I know my first attempt to get high-speed Internet involved a service no longer being supported, called Sprint Broadband, which employed a roof-mounted antenna to send and receive the signal, and a converter box very much like today's cable modem at least in terms of the appearance and operation.
At its best, downloads achieved a rate of several megabits, but upload speeds were often no better than dial-up. The situation got worse as the service became more popular. Fortunately, Cox finally brought their broadband service to my neighborhood, and I sent Sprint packing.
These days, Sprint has a mobile broadband service that is simply part of their existing cell phone network.
As those of you who have followed my various attempts to realize online nirvana realize, I have had a love/hate relationship with Cox, my current provider, largely because of inconsistent service and troublesome support. My attempt to set up Qwest as an alternative was a travesty, since they couldn't deliver more than a third of the promised level of performance. So I definitely would like to see a third alternative.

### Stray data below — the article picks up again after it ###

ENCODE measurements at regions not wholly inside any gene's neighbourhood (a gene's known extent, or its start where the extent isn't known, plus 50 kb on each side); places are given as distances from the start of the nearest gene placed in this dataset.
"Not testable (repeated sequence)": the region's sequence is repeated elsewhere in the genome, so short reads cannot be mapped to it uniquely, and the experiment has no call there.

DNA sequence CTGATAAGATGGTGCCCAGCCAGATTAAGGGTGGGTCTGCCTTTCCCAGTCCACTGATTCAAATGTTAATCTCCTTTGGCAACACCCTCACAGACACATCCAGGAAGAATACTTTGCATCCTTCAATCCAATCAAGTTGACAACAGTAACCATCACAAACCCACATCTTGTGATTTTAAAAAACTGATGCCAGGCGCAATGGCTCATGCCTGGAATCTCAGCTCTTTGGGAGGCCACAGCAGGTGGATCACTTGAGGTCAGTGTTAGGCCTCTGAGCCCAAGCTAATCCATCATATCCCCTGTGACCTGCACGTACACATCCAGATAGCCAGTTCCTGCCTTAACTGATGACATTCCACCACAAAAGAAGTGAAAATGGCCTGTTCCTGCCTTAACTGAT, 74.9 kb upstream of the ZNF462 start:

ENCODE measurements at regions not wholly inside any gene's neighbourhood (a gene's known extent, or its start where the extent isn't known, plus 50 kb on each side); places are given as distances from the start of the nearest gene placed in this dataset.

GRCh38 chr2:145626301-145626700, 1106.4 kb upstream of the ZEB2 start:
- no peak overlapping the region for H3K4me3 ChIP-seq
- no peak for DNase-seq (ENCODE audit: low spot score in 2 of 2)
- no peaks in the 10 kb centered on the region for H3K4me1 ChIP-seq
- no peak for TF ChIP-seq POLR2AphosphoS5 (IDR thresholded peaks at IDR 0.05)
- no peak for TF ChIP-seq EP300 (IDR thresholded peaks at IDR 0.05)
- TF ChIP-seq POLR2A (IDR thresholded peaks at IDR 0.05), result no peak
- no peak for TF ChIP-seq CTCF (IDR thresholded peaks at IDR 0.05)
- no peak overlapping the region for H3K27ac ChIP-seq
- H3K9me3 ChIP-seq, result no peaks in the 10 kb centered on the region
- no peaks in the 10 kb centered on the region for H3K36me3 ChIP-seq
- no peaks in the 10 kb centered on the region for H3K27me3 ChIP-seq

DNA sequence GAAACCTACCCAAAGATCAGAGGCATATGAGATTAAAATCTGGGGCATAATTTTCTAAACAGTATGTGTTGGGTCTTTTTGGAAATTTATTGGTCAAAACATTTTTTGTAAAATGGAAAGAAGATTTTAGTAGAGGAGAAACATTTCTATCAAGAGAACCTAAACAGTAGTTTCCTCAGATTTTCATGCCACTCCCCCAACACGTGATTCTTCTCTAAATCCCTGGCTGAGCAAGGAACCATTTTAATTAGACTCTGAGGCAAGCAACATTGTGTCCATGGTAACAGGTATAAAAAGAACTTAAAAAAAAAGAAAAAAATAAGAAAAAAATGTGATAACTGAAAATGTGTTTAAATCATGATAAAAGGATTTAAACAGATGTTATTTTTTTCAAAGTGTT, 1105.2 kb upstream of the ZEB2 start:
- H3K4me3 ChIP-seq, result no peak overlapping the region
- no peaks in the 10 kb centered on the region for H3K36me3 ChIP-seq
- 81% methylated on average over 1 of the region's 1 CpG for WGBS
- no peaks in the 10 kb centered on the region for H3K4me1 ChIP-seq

Also, being wireless, if Clearwire can successfully deliver speeds in the range promised at decent prices, I'd be curious to see how quickly and efficiently they can deploy the service here and elsewhere. More to the point, would a wireless service of this sort be workable in a sparsely populated rural area? As I write this, millions of people in the U.S. don't have access to broadband, except, if their homes have clear views to the proper location, for expensive satellite Internet.
I like choices.
THE FINAL WORD
The Tech Night Owl Newsletter is a weekly information service of Making The Impossible, Inc.